At 1440p, both the Vega 64 and GTX 1070 should be considered de facto choices. With a drop of the DoF from Highest to High, the Vega 56 should be able to hit 60 FPS pretty reliably. Even the GTX 1060 and RX 580 will handle this game no problem with some settings adjustments. It’s never ideal to drop more settings than you’d like, but the end result would still be gorgeous, and smooth. The RX 570 is really pushing things, so expect to spend some time tweaking and making compromises.

Anything over a Vega 64 or GTX 1070 is basically overkill for this game at 1440p.

Destiny 2 PC Beta GPU Benchmark Results (3440x1440 Ultrawide)

For ultrawide, Vega 64 and GTX 1070 once again become great choices. You may have to adjust a couple of settings, but very few to hit 60 FPS reliably. The GTX 1080 peaks at 60 FPS max detail, which is good news for owners of that GPU (it will exceed it if you have a factory OC’d version), and those with anything higher will be giggling at 70+ FPS minimums.

You might notice an odd result in there: SLI’d GTX 1080 Ti. Until the game decided to stop accepting Fraps as its Lord of Capture, I had planned to test that config at 4K and 1440p, as well. This result does prove very useful, though, because it shows a 50% performance uptick over single GPU, which for all things considered, is pretty acceptable. In the video above, I play for a couple of minutes using that SLI configuration (sorry for the background noise, I’ll be less of a noob next time).

Destiny 2 PC Beta GPU Benchmark Results (4K)

At max detail, no single GPU solution can peak at 60 FPS at 4K in Destiny 2. However, as I’ve reiterated a couple of times before, the default Depth of Field option in the “Highest” profile is overkill, a true performance glutton. If that change were made, both the 1080 Ti and TITAN Xp would come close to or hit 60 FPS. Moving down the performance ladder, though, owners of the GTX 1080 or lower will need to dial down a couple of notches.

Because Fraps ended up dying on me, I couldn’t include a GTX 1080 Ti SLI result above. I did quickly test with PresentMon (which rules minimum FPSes useless), and it hit 83 FPS average at 4K. That’s a 59% gain over using a single 1080 Ti, so it appears 4K delivers even better multi-GPU scaling than ultrawide.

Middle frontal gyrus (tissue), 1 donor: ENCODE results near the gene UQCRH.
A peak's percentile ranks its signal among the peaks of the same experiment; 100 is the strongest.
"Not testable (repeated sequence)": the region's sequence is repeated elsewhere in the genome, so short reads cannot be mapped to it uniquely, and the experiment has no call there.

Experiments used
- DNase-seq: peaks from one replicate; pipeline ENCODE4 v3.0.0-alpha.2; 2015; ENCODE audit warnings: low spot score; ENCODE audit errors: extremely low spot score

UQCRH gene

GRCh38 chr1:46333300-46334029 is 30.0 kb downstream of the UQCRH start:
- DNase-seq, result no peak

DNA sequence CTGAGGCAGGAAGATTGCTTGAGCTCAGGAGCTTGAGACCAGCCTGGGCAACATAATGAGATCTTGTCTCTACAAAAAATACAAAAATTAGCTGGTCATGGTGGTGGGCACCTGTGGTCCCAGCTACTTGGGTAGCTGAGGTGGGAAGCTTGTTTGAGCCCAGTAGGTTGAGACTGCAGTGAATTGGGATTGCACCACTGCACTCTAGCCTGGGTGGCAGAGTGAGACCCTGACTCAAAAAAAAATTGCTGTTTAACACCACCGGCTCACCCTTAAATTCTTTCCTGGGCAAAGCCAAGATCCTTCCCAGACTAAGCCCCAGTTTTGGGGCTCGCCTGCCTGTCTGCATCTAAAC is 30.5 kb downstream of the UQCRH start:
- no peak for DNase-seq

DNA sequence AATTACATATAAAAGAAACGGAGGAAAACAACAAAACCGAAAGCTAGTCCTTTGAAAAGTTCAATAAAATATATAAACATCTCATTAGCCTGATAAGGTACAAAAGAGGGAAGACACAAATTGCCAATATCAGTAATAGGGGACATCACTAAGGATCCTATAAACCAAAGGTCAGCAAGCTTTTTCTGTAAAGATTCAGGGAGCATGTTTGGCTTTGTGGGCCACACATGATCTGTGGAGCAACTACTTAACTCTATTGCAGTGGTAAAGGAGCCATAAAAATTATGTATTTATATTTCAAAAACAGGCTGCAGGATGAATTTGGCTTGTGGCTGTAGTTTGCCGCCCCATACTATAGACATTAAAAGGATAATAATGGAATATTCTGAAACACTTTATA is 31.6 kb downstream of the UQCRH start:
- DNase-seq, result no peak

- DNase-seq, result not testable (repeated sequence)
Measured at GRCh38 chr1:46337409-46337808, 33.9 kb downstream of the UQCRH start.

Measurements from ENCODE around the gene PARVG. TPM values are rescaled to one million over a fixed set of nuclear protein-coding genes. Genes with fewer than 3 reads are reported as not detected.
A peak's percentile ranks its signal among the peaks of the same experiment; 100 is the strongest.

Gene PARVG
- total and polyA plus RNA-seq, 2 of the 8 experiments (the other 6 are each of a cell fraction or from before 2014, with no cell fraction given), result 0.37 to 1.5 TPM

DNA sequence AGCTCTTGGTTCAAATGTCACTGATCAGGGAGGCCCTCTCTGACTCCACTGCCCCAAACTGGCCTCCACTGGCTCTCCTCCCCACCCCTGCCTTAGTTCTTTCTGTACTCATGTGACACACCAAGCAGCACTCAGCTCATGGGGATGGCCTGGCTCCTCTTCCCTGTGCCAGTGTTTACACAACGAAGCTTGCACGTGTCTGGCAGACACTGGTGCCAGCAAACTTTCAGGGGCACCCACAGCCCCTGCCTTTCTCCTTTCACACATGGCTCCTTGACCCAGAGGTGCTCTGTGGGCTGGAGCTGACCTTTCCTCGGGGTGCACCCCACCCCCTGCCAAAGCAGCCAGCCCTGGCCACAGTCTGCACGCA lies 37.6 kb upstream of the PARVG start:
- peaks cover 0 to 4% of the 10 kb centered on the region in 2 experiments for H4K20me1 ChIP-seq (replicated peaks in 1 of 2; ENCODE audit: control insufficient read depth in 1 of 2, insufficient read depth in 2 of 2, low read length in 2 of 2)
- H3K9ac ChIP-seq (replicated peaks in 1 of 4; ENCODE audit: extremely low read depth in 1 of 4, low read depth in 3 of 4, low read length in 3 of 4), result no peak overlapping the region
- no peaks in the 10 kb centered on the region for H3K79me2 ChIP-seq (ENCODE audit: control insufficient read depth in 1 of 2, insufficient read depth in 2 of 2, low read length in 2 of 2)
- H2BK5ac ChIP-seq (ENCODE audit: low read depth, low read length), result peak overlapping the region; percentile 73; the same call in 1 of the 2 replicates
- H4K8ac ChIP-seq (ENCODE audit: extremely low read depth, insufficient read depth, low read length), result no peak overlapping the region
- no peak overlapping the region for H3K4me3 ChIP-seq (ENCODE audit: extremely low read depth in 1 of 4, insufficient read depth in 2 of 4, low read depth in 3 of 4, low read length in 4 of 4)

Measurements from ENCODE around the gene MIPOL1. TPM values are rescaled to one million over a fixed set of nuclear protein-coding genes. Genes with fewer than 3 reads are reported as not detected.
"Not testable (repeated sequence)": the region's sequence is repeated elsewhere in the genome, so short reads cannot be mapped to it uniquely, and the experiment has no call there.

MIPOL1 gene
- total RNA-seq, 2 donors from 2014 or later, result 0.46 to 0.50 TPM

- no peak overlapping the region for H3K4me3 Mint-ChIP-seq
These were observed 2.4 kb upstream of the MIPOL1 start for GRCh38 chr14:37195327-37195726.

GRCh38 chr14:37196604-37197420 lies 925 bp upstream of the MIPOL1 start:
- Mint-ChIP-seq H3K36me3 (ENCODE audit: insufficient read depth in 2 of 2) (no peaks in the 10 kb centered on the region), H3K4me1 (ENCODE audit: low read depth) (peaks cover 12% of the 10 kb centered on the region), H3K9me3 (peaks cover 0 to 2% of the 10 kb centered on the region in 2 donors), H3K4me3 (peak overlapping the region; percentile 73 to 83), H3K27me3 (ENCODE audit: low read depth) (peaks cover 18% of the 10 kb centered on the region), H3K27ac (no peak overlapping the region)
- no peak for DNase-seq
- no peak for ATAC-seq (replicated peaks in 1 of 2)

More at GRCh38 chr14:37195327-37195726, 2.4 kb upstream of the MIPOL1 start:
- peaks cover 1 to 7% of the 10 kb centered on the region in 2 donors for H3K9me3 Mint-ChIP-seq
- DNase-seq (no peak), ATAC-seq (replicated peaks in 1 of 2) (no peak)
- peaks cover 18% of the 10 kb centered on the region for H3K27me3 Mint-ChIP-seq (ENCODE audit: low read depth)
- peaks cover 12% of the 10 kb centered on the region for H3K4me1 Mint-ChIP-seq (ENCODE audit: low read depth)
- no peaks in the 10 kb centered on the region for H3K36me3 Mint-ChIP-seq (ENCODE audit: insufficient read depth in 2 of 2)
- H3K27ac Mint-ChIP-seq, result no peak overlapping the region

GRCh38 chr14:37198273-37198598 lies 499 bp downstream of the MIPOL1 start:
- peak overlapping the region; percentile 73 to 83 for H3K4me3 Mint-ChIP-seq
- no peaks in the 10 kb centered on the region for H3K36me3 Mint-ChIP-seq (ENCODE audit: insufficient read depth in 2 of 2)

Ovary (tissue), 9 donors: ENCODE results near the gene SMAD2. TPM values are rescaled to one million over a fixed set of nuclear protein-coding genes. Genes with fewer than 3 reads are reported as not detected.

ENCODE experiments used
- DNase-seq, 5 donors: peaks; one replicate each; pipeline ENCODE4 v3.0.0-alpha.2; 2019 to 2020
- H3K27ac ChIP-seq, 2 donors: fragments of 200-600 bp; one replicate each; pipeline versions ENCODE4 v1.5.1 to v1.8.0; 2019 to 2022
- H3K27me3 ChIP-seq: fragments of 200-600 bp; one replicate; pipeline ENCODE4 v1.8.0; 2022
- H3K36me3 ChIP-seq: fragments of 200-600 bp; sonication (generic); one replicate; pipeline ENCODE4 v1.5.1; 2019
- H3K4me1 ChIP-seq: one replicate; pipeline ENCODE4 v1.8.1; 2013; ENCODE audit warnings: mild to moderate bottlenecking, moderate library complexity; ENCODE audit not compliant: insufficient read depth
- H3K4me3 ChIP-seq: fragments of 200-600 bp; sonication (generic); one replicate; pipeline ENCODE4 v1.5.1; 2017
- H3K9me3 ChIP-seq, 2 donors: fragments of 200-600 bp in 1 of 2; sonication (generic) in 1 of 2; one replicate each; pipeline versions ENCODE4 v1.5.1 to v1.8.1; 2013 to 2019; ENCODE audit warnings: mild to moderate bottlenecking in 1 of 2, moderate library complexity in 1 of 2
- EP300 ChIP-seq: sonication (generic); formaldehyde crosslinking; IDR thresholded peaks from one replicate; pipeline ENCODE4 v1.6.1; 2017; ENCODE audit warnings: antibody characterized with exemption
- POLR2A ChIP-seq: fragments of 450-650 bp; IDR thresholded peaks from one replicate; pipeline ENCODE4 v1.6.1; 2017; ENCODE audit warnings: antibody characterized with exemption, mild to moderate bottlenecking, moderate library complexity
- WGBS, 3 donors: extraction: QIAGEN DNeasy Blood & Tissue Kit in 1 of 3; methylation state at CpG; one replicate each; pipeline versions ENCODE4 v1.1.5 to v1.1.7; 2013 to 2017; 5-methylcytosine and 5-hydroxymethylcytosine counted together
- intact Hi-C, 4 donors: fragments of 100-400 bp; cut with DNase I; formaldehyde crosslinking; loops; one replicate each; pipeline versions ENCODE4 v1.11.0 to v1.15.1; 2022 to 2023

Final Thoughts

It’s probably obvious, but “beta” means “unfinished”, so the results in this article may not be entirely representative of the final game, which will ship in over a month’s time. I’ll revisit benchmarking at launch to see if the performance landscape has changed. All things considered, I am pretty confident in the results here being a good gauge for what you’ll need when the game releases. To reiterate the results in a different way, here are your targets:

  • AMD Radeon RX 550: Good for 1080p.
  • AMD Radeon RX 560: Good for 1080p.
  • AMD Radeon RX 570: Excellent for 1080p.
  • AMD Radeon RX 580: Good for 1440p.
  • AMD Radeon RX Vega 56: Good for 3440×1440; Excellent for 1440p.
  • AMD Radeon RX Vega 64: Great for 3440×1440; Poor for 4K.
  • NVIDIA GeForce GTX 1050: Good for 1080p.
  • NVIDIA GeForce GTX 1050 Ti: Great for 1080p.
  • NVIDIA GeForce GTX 1060: Good for 1440p; Excellent for 1080p.
  • NVIDIA GeForce GTX 1070: Great for 3440×1440; Poor for 4K.
  • NVIDIA GeForce GTX 1080: Great for 3440×1440; Good for 4K.
  • NVIDIA GeForce GTX 1080 Ti: Excellent for 3440×1440; Great for 4K.
  • NVIDIA TITAN Xp: Excellent for 3440×1440; Great for 4K.

It might have been obvious that the GTX 1070 did battle more against the Vega 64 than the 56, as we’d expect. This is something I suspect has a good chance of being fixed in time for the launch of the final build. Today, Vega fans essentially have to go one tier higher to match the step below on the competitive GPU scale.

Also, despite all of the testing I’ve done, I have no clue at this point as to whether or not Destiny 2 is a CPU intensive game. The recommended specs are stated as i5-2400 or R5-1600X, which is pretty acceptable, I’d wager. Our friends at Gamers Nexus are currently working on an in-depth CPU evaluation with the game, so once it’s live, I’ll toss a link here.

Rob Williams

Rob founded Techgage in 2005 to be an 'Advocate of the consumer', focusing on fair reviews and keeping people apprised of news in the tech world. Catering to both enthusiasts and businesses alike; from desktop gaming to professional workstations, and all the supporting software.